• Shifting the self-petition process to local offices is duplicative and expensive. Adding an additional interview requirement is unnecessary, would be very costly and would require extensive training on domestic violence and sexual assault at USCIS offices across the country. Currently, the specialized USCIS center that adjudicates these applications is trained to weigh the evidence and ferret out fraud and can request additional evidence if necessary. Additionally, self-petition applicants have to attend an interview at their local offices to adjust their status to lawful permanent residence. The double interview requirement places an extra hurdle for victims of abuse not required for other applicants for status. 
  • Adding an interview process to VAWA cancellation of removal hearings to local offices is duplicative and expensive. In VAWA cancellation of removal cases, the petitioner appears at hearings with an immigration judge, so a separate interview places an unnecessary burden. Adding an interview process to VAWA cancellation hearings will slow immigration court cases down immensely, bogging down the court calendar further. 

 

Undermines ability of tribal courts to hold violent offenders accountable. 

  • Indian women face rates of victimization many times higher than those faced by non-Indianwomen, due to a current gap in law enforcement and court jurisdiction over crimes of domestic and sexual violence occurring on tribal land. 
  • State courts and state law enforcement have said very clearly that they cannot take on the responsibility of addressing this horrific level of victimization. The federal government also lacks the resources to address this problem alone, as evidenced by the incredibly low federal prosecution rates in Indian Country
  • The National Council of Juvenile and Family Court Judges and the Conference of Chief Justices have adopted policies recognizing the sovereign jurisdiction of tribal courts, and are committed to ensuring that tribes receive capacity-building support, where appropriate, to protect the women who are victimized on their lands, and to hold offenders accountable.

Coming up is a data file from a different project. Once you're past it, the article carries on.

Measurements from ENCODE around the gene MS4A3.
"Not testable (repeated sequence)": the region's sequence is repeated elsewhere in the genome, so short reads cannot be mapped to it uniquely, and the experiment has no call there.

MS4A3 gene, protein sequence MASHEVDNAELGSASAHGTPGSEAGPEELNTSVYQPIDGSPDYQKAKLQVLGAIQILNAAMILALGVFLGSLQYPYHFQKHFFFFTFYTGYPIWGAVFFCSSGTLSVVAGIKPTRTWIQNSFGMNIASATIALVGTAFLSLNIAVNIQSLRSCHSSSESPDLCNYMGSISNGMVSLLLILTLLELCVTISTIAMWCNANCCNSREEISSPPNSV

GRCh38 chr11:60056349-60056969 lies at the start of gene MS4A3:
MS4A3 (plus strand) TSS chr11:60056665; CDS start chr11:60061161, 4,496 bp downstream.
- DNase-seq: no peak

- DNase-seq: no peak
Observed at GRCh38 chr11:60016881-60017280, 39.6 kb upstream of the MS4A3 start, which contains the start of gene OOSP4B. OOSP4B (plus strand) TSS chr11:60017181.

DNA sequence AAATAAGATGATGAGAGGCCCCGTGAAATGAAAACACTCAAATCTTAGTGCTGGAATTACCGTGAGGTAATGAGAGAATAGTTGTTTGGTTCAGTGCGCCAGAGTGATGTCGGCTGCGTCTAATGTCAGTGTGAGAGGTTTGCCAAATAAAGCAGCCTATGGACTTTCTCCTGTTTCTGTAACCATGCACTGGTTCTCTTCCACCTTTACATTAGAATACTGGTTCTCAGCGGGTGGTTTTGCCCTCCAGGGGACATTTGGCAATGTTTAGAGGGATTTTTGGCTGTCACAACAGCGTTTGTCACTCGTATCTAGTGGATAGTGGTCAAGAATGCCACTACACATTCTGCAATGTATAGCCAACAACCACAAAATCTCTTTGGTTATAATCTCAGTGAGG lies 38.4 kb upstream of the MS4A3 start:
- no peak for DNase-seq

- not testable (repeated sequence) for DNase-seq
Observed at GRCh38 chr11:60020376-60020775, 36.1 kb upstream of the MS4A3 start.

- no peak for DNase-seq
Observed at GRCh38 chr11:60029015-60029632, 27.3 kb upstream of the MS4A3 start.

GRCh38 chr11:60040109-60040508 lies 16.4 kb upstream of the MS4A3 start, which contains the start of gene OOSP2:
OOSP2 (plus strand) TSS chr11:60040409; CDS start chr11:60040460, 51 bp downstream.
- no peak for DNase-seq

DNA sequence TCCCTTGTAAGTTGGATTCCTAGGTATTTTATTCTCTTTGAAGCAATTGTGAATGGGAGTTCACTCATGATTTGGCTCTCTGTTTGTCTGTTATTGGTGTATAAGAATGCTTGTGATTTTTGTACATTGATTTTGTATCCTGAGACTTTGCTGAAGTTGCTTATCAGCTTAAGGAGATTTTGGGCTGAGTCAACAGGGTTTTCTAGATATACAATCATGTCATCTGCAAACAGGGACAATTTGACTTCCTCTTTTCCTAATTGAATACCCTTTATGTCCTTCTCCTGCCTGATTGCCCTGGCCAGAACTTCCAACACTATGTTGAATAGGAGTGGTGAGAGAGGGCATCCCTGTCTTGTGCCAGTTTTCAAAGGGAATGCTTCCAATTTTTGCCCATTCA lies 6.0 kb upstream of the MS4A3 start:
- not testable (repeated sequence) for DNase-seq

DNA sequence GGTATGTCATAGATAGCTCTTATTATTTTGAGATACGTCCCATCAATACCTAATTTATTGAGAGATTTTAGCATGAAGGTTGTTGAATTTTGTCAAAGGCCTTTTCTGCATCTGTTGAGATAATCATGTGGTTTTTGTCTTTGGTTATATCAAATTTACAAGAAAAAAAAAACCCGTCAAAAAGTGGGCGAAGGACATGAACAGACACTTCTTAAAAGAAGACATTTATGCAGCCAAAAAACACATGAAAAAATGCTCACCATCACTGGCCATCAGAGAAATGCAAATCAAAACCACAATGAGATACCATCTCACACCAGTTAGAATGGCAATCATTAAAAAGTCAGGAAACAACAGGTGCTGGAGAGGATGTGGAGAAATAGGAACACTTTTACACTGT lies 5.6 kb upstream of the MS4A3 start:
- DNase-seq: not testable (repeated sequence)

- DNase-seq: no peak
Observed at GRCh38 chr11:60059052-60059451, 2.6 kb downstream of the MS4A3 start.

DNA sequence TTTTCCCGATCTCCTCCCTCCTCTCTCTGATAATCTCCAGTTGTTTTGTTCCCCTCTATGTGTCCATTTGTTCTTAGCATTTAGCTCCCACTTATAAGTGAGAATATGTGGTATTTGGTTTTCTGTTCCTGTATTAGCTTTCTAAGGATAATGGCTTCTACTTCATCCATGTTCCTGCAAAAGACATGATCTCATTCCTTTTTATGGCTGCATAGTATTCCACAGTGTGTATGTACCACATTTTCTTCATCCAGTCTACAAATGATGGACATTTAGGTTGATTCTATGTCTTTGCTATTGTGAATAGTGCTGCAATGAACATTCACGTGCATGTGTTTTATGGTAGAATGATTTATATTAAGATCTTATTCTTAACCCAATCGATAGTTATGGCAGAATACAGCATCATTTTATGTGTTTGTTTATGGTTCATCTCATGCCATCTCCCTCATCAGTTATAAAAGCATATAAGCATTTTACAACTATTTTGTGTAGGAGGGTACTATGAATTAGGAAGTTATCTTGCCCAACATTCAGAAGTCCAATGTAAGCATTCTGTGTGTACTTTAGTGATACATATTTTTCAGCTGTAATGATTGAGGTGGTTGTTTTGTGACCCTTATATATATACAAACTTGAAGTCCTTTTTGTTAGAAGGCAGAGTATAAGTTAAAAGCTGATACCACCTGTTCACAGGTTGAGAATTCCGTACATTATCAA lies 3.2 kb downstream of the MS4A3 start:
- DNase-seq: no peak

Burdens tribal victims by forcing them to seek protective orders in federal court. 

  • The substitute would require tribes to seek validation of their civil protection orders in federal district courts—often hundreds of miles from the reservation—even though the current full faith and credit provisions of VAWA (specifically 18 USC 2265(e)) already give tribes civil authority to issue and enforce these types of orders without interference from federal authorities. 
  • Moreover, this provision appears to make it a federal crime to violate tribal protection orders. Federal prosecutors—those with the primary enforcement responsibility for crimes in Indian country—already decline to prosecute half of Indian Country crimes that are referred to them. By adding violations of tribal protection orders to the list of crimes that federal authorities can prosecute—but frequently fail to do so—the substitute offers a distraction that may ultimately exacerbate the problem, instead of proposing a real solution that will protect Native victims

More than 1,000 state, local and national organizations have signed a letter in support of S.1925. Click here to read the letter.